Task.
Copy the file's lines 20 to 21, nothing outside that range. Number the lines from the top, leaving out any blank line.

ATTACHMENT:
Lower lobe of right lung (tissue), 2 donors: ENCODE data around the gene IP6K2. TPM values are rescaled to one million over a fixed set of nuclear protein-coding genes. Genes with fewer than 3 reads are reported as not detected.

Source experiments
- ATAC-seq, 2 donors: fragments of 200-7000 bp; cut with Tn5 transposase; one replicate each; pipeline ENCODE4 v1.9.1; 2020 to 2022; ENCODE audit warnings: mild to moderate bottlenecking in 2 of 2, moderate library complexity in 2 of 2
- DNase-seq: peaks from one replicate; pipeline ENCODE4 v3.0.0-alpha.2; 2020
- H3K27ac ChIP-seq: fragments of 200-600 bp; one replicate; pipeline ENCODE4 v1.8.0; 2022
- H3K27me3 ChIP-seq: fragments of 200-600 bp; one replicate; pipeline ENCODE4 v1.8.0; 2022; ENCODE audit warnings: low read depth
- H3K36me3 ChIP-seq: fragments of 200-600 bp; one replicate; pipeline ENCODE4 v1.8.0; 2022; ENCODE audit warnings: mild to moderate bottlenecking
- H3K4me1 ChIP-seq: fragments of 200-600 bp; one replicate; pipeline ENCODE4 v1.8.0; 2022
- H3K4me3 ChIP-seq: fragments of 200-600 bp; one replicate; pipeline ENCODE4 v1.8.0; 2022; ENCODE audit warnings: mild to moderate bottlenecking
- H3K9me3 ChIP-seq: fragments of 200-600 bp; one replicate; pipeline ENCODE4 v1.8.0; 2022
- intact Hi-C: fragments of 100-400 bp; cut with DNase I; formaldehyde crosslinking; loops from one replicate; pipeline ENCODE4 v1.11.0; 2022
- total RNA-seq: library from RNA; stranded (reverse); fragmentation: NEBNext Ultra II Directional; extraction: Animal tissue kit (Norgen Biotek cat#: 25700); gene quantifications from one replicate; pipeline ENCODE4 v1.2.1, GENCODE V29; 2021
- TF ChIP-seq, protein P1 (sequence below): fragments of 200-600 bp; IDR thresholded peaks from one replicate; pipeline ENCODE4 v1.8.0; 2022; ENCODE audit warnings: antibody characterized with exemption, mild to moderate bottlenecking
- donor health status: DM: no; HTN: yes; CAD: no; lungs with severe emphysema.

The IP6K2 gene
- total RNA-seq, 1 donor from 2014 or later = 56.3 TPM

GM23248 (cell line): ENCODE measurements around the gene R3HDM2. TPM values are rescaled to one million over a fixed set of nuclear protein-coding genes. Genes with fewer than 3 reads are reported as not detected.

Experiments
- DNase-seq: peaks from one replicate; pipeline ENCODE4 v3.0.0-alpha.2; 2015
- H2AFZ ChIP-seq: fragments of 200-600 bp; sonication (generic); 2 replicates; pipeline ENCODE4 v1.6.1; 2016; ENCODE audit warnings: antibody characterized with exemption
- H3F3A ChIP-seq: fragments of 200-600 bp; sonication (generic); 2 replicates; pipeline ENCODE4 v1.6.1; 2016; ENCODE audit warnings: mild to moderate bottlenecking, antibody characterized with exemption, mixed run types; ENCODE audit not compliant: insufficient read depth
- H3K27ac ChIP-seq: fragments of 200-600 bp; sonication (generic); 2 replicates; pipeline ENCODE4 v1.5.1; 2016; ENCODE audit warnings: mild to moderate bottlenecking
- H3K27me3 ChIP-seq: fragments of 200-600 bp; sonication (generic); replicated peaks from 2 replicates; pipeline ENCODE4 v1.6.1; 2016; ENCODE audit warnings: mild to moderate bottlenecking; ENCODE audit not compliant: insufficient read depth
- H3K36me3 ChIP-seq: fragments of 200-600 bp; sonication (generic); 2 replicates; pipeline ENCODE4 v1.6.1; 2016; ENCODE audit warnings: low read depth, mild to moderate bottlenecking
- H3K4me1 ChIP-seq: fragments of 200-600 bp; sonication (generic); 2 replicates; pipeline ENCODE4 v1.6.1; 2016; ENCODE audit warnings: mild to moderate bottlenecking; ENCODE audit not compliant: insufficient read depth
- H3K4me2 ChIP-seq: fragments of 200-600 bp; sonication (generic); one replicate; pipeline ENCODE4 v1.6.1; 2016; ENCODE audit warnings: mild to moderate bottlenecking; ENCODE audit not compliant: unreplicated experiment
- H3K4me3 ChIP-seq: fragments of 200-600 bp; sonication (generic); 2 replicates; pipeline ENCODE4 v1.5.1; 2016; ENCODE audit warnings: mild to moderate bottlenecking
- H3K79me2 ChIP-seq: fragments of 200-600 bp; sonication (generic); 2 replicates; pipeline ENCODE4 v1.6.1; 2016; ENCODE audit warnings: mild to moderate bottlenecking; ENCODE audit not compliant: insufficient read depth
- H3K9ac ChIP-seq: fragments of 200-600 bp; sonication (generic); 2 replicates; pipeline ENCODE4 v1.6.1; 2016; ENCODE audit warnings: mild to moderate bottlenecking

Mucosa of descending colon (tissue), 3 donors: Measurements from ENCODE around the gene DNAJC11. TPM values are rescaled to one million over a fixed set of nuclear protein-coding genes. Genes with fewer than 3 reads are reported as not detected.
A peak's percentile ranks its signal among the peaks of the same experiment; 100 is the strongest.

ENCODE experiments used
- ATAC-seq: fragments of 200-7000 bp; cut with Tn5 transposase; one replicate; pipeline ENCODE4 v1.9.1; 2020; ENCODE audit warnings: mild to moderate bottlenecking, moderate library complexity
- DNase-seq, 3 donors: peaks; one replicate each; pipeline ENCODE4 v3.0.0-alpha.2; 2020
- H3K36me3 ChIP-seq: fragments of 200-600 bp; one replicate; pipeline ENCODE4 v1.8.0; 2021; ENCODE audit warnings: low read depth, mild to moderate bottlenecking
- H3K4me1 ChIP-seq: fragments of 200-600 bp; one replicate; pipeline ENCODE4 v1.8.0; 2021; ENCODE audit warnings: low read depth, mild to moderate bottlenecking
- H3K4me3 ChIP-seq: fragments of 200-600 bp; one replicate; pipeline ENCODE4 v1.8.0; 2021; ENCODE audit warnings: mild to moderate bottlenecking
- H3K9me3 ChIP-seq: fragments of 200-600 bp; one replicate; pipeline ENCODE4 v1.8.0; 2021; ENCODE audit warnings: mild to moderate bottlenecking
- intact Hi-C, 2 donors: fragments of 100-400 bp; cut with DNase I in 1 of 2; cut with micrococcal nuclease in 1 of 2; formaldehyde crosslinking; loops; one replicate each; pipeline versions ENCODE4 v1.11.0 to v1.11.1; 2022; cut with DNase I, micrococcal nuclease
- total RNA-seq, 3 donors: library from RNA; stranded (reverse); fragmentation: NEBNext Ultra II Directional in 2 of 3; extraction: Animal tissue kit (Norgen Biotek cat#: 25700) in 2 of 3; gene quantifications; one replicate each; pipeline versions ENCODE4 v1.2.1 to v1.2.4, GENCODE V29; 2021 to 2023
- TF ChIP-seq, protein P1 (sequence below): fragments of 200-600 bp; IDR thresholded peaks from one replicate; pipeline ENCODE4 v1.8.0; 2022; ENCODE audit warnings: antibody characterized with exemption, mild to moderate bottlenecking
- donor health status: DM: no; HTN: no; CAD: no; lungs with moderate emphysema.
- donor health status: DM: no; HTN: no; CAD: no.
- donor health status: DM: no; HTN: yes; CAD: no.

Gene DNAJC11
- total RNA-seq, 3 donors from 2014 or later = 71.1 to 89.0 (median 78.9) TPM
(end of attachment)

- H2AFZ ChIP-seq: fragments of 200-600 bp; sonication (generic); 2 replicates; pipeline ENCODE4 v1.6.1; 2016; ENCODE audit warnings: antibody characterized with exemption
- H3F3A ChIP-seq: fragments of 200-600 bp; sonication (generic); 2 replicates; pipeline ENCODE4 v1.6.1; 2016; ENCODE audit warnings: mild to moderate bottlenecking, antibody characterized with exemption, mixed run types; ENCODE audit not compliant: insufficient read depth